Posted by: seattledizzygroup | September 21, 2014

Raise Balance Awareness

Information To Share With Others To Help Raise Balance Awareness

Balance is the ability to maintain the body’s center of mass over its base of support.

Balance is achieved and maintained through your vision (sight), proprioception (touch), and the vestibular system (motion, equilibrium, spatial orientation).

Balance is usually taken for granted–until it is impaired.

Most people don’t find it difficult to walk across a gravel driveway, transition from walking on a sidewalk to grass, or get out of bed in the middle of the night without stumbling. However, with impaired balance such activities can be extremely fatiguing and sometimes dangerous. Symptoms that accompany the unsteadiness can include dizziness, vertigo, hearing and vision problems, and difficulty with concentration and memory.

How Balance is Achieved & Maintained:

Learn more at: http://www.vestibular.org/understanding-vestibular-disorder/human-balance-system

10 Things You Didn’t Know About the Balance (Vestibular) System

  1. The word “vestibular” refers to the inner-ear balance system. To achieve good physical balance we rely on our brain, eyes, inner-ear, and muscular-skeletal system to work in harmony. Healthy people usually take balance for granted until it is impaired.
  2. Over 35% of US adults aged 40 years and older (69 million Americans) have had vestibular dysfunction at some point in their lives.
  3. Balance problems can occur from inner-ear disease, a virus, a traumatic brain injury, poisoning by certain substances, autoimmune causes, migraines, and aging.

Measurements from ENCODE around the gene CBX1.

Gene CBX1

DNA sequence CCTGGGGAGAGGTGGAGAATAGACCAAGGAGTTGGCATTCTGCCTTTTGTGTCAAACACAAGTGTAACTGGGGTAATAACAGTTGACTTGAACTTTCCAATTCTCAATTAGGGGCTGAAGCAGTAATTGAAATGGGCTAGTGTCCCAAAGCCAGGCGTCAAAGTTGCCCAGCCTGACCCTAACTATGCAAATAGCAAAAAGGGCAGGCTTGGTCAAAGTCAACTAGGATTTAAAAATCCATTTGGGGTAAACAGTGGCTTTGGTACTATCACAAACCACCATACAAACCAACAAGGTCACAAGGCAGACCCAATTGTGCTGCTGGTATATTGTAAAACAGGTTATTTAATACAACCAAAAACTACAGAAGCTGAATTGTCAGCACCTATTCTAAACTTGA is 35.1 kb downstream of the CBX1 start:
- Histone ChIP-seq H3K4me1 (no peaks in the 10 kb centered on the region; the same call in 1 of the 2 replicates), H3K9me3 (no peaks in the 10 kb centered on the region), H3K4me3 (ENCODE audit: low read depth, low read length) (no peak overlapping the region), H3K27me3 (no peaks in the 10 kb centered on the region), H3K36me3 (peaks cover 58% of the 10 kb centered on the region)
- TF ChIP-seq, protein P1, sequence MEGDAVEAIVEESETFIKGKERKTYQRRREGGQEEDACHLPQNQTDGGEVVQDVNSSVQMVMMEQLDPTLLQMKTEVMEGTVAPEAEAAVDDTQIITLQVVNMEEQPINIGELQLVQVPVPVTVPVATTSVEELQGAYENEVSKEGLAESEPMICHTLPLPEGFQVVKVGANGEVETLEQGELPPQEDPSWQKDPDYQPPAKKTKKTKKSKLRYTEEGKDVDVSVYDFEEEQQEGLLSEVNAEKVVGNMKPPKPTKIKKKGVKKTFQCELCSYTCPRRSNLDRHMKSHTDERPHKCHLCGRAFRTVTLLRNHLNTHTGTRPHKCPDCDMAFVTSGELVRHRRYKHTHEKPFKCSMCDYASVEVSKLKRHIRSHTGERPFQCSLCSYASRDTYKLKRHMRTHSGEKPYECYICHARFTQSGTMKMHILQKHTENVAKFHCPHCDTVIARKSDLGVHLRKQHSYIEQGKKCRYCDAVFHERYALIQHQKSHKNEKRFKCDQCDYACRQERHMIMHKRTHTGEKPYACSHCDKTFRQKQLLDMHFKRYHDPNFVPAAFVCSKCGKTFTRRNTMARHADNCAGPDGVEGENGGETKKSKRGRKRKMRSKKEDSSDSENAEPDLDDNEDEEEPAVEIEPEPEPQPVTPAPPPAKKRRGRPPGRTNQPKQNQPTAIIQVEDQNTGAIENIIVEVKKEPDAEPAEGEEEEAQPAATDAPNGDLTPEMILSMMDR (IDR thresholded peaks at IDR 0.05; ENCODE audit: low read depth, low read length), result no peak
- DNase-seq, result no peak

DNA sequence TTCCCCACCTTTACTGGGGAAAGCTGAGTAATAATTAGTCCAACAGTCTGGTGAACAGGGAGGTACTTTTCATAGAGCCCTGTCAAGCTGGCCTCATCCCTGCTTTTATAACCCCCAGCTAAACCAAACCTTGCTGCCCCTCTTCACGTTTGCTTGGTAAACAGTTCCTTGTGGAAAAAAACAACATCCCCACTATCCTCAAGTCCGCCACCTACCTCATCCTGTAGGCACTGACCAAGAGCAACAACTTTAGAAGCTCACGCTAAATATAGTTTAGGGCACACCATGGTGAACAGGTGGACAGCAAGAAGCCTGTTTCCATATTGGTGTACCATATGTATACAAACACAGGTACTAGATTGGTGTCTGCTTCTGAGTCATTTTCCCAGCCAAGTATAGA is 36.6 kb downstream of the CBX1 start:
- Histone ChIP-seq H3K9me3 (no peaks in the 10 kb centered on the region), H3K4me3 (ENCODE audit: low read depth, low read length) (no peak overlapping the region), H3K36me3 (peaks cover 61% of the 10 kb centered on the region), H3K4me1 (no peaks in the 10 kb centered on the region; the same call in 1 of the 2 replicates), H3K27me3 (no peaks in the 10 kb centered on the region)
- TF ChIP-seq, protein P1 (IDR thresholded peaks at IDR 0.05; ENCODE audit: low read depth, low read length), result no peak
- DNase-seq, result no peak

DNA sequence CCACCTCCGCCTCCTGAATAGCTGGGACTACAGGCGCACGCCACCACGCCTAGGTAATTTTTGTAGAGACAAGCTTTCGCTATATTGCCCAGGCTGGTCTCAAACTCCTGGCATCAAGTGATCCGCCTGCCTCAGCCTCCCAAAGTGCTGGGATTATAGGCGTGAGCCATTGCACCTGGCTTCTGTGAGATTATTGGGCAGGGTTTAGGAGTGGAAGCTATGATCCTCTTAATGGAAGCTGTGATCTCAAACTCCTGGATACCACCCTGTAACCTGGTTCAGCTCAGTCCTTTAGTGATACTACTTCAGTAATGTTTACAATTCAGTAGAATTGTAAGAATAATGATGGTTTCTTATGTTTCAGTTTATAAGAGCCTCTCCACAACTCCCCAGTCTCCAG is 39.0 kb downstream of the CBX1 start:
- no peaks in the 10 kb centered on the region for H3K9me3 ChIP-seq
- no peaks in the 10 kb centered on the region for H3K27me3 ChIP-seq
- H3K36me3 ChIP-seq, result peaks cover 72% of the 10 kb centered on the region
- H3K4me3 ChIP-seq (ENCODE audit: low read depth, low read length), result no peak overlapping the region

4. People with vestibular disorders can have any or all of the following symptoms: vertigo (spinning sensation), dizziness, fatigue, jumping vision, unsteadiness, cognitive difficulties, anxiety, nausea/vomiting, hearing loss, and ringing in the ears (tinnitus).
  5. Balance disorders are an invisible chronic illness – invisible because they can’t be seen by the casual observer and chronic because they may or may not get better. They are difficult to diagnose and treat, and because others can’t “see” the outward signs they may assume the patient is overreacting or faking their symptoms, which can cause the patient to become isolated and depressed.
  6. People with vestibular disorders can suffer cognitive impacts, such as poor concentration, memory, and word recall; difficulty reading while tracking printed text; and impaired mental stamina. They may also develop anxiety due to the constant fear of having a vertigo attack.
  7. There are many different triggers that can cause or exacerbate vestibular disorders, such as stress, a high sodium diet, certain head positions, and changes in barometric pressure.
  8. Some vestibular disorders are disabling due to their physical and cognitive impacts, resulting in loss of work and livelihood, and sometimes affecting a patient’s personal relationships.
  9. Vestibular Rehabilitation Therapy (VRT) has consistently been shown to be an important part of the management of vestibular patients. Research by UTMB (2000) shows that most studies state that patients who use VRT improve by 70-80%.
  10. A support group can provide helpful information and support. To find a vestibular disorders support group in your area visit VEDA’s website at https://vestibular.org/support_groups.

To learn more about vestibular disorders, visit www.vestibular.org.

Balance Awareness Week: September 15-21, 2014
The goal of Balance Awareness Week is to reduce the time it takes to diagnose a vestibular disorder by increasing awareness.

(www.vestibular.org/BAW)

Images and information from http://www.vestibular.org

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